Scientists think they see evidence of two huge tsunamis having once swept across the surface of Mars.
They point to satellite data suggesting a major redistribution of sediments over a large region at the edge of the Red Planet's northern lowlands.
The US-led team argues that asteroid or comet strikes into an ocean of water could have triggered the giant waves.
Such events could only have occurred more than three billion years ago when the planet was wetter and warmer.
Today, Mars is dry and very cold, and any impact would merely dig out a dusty hole.
But researchers have long speculated that the low, flat terrain in Mars' northern hemisphere could have hosted an ocean if the climate conditions were just right.
The nagging doubt with this theory has been the absence of an identifiable shoreline - something the new study could now help explain.
Left: A colour-coded digital elevation model of the study area showing the two proposed shoreline levels of an early Mars ocean that existed approximately 3.4 billion years ago. Right: Areas covered by the documented tsunami events extending from these shorelines.
If tsunamis regularly inundated the "land", dumping sediments and scouring new flow channels, they could over time have disguised what otherwise would have been an obvious "coast".
"Clearly, it's one of the implications of this work: to have tsunamis, you must have an ocean," said Alexis Palmero Rodriguez from the Planetary Science Institute in Tuscon, Arizona.
"So, we think this is going to remove a lot of the uncertainty that surrounds the ocean hypothesis. Features that have in the past been interpreted as relating to an ocean have been controversial; they can be explained by several, alternative processes. But the features we are describing - such as up-slope flows including large boulders - can only be explained in terms of tsunami waves," he told BBC News.
Dr Rodriguez and colleagues' tsunami findings appeared on Thursday in the journal Scientific Reports. Their work centres on two connected regions of Mars, known as Chryse Planitia and Arabia Terra.
The team claims that the sediments observed by satellite betray the action of two ancient mega-tsunamis.
The older event is perhaps easier to understand in an Earth context, where energetic waves can pick up sediments, including massive boulders, and dump them at a higher elevation. The water, as it turns back to run downhill, then cuts new channels - such as the ones identified on Mars by Dr Rodriguez's group.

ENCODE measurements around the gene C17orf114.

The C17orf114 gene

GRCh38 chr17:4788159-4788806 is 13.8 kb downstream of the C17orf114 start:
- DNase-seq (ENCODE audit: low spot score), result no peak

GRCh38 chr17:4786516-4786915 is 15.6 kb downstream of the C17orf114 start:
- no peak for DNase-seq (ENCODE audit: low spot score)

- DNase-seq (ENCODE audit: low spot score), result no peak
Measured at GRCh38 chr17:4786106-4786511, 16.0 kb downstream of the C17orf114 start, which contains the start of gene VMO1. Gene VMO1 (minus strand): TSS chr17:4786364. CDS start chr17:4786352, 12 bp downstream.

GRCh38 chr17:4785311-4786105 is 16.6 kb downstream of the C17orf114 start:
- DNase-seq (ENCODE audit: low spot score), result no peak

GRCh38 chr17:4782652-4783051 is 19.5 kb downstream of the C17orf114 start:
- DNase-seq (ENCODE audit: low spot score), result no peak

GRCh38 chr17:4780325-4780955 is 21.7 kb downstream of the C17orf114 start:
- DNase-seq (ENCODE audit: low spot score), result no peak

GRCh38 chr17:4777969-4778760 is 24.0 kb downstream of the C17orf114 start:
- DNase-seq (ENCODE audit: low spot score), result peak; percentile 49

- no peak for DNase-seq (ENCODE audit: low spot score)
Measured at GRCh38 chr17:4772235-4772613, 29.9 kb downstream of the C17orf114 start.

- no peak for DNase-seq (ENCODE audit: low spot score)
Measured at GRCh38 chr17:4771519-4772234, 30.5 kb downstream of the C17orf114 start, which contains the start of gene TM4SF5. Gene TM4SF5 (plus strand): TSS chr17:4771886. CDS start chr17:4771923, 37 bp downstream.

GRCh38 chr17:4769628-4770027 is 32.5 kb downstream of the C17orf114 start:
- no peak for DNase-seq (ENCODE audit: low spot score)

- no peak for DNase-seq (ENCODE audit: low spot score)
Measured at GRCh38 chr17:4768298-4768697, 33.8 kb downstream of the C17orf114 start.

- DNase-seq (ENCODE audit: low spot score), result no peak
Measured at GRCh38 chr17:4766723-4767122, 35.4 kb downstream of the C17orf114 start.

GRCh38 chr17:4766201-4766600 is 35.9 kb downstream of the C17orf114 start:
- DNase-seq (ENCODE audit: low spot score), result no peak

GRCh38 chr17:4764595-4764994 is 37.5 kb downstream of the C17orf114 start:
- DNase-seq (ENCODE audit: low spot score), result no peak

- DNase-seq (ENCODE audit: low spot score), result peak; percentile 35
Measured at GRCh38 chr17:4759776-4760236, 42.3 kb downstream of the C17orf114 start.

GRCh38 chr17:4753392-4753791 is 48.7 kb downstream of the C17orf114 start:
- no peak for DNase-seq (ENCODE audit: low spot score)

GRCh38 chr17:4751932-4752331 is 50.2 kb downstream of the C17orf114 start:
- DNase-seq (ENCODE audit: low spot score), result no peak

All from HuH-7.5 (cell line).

But the scientists go on to describe the traces of a second, younger event. This is calculated to have occurred a few million years later, when the climate had cooled significantly. In this instance, the tsunami wave likely froze as it propagated across the land surface. This is suggested by the observation of "lobes" of sediment without the backwash channels.
On Earth, the frozen floes capping a sea or a lake can sometimes be pushed ashore by a storm surge. It is an unusual phenomenon but would be analogous to what is being suggested - albeit on a much larger scale - for Mars.
The team has estimated the energetics of the impacts and their ensuing tsunamis, based on the scale of the sediment distributions.
The craters that were produced were probably about 30km across, they say. The waves could have been 50m in height, or even 120m at some locations.
The areas affected by the tsunamis cover some 800,000 sq km for the older event and 1,000,000 sq km for the younger one.
"On Earth, the K-T boundary impact (that wiped out the dinosaurs) produced an enormous tsunami wave that hit the continental United States, equivalent to the area we see flooded in our study region on Mars," Dr Rodriguez added.
Wet Red Planet?
Having lost some currency, the idea of an ocean on Mars is gaining popularity again.
Investigations by Nasa's Curiosity rover at Gale Crater have revealed that the deep bowl likely contained persistent lakes in the past.
Such water, it is argued, could only have been maintained if there was a robust hydrological system on Mars, cycling moisture between a large sea somewhere on the planet, its atmosphere and its land surface.
A view (right) of a boulder-rich surface (yellow bars are 10m) deposited by the older tsunami, and then eroded (left) by channels produced as the tsunami water returned to the ocean elevation level
"[The] large expanse of currently documented tsunami inundation is but a portion of what occurred along the margin of the Martian northern plains-filling ocean," said co-author Kenneth Tanaka of the US Geological Survey.
"Tsunami-related features along other parts of the ocean margin, and potentially other smaller former bodies of water, remain to be identified, mapped and studied in detail."
Peter Grindrod from University College London was not involved in the study. He commented: "The idea of a northern ocean on Mars has been floating around for decades. But the evidence hasn't been able to push this idea forward as the consensus view.
"However, this possible evidence of tsunami deposits is interesting and, along with other recent studies of widespread deltas, could perhaps mark the beginning of a reinvigoration of the ocean hypothesis."
The lobe deposits from the younger event would be an excellent location for future exploration by surface robots or astronauts, the team believes. They are relatively undisturbed and so probably retain important information about the nature of the ocean, and possibly even some bio-signatures if the body of water happened to support life.
This satellite image taken using a thermal (temperature) sensor shows ice-rich lobes thought to be the remnants of tsunami waves that transitioned into slurry ice-rich flows as they propagated under extremely cold climatic conditions. The up-slope direction of flow is indicated by the white arrows. The lobe length is about 250km.